Serving Franklin County, WA

Bill updates ballot signature verification rules

OLYMPIA — A bill written to reduce the number of rejected ballots in elections is on its way to Gov. Jay Inslee's desk.

Signature verification is done to curtail fraud in mail-in ballots. But, state officials say, too often people change the way they sign their name or they don’t sign their ballot at all. That results in a rejection of their ballot.

Sen. Javier Valdez, D-Seattle, introduced Senate Bill 5890 after reviewing statistics on ballot rejection rates. The bill received unanimous approval in both the House and Senate and now awaits the Inslee's signature.

Valdez said his statistics show minority and younger voters are most likely to have their ballots rejected.

Ballot rejection rates among black voters are 50% higher than white voters, he said. Latino and Asian voters are also much more likely than white voters to have their ballots rejected.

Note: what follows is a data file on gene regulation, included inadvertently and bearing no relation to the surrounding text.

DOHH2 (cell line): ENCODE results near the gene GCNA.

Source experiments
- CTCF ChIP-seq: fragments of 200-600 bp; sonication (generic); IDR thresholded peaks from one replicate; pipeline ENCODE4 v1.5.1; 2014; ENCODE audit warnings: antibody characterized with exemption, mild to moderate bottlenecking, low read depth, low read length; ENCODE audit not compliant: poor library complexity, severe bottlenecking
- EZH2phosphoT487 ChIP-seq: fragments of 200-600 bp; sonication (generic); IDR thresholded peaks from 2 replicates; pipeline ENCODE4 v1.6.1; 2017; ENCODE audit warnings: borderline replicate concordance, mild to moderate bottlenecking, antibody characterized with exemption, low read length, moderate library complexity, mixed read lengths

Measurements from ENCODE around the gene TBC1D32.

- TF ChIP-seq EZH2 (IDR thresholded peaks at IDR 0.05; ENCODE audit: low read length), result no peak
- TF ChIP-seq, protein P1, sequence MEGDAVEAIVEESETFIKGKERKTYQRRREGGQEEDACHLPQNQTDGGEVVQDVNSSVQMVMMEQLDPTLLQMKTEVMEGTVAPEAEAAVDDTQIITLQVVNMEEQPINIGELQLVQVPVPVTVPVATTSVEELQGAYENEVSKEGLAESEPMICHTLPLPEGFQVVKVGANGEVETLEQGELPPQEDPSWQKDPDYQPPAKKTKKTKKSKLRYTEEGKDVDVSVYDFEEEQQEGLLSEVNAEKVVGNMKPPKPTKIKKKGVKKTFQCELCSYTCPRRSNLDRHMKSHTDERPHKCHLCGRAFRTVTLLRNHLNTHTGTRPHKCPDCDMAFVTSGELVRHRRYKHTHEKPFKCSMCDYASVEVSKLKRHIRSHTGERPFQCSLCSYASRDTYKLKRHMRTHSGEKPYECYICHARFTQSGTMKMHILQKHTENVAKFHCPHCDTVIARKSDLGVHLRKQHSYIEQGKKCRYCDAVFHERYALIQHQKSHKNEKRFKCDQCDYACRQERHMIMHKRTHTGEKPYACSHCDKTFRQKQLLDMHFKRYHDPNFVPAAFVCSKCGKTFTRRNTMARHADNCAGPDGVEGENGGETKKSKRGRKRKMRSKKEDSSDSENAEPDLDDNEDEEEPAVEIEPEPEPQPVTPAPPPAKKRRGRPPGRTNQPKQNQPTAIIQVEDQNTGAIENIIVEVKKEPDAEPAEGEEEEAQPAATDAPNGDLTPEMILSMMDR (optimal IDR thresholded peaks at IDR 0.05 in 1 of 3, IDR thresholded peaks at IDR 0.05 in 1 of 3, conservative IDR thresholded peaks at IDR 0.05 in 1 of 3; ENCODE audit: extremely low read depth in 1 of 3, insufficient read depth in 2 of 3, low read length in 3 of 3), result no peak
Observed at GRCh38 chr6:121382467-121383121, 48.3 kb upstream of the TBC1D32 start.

“If you are a younger voter between 18 and 25, in 2022, there was a 5% chance that your ballot had been rejected," Valdez said. "If you are 46 to 65 years old, your percentage was 0.8%.” 

Valdez said minority voters are also less likely to sign their envelope.

If signed by the governor, Senate Bill 5890 will require election documents be available in English, Spanish and any language required by the federal Voting Rights Act. It also requires county auditors to contact voters by phone or email if their ballot still needs to be signed or if the signature doesn't match the one on file.

Currently, they are required to use first-class mail to contact voters.

The bill further instructs the Secretary of State to create consistent rules statewide for verifying and to develop a training manual on applying the rules. 


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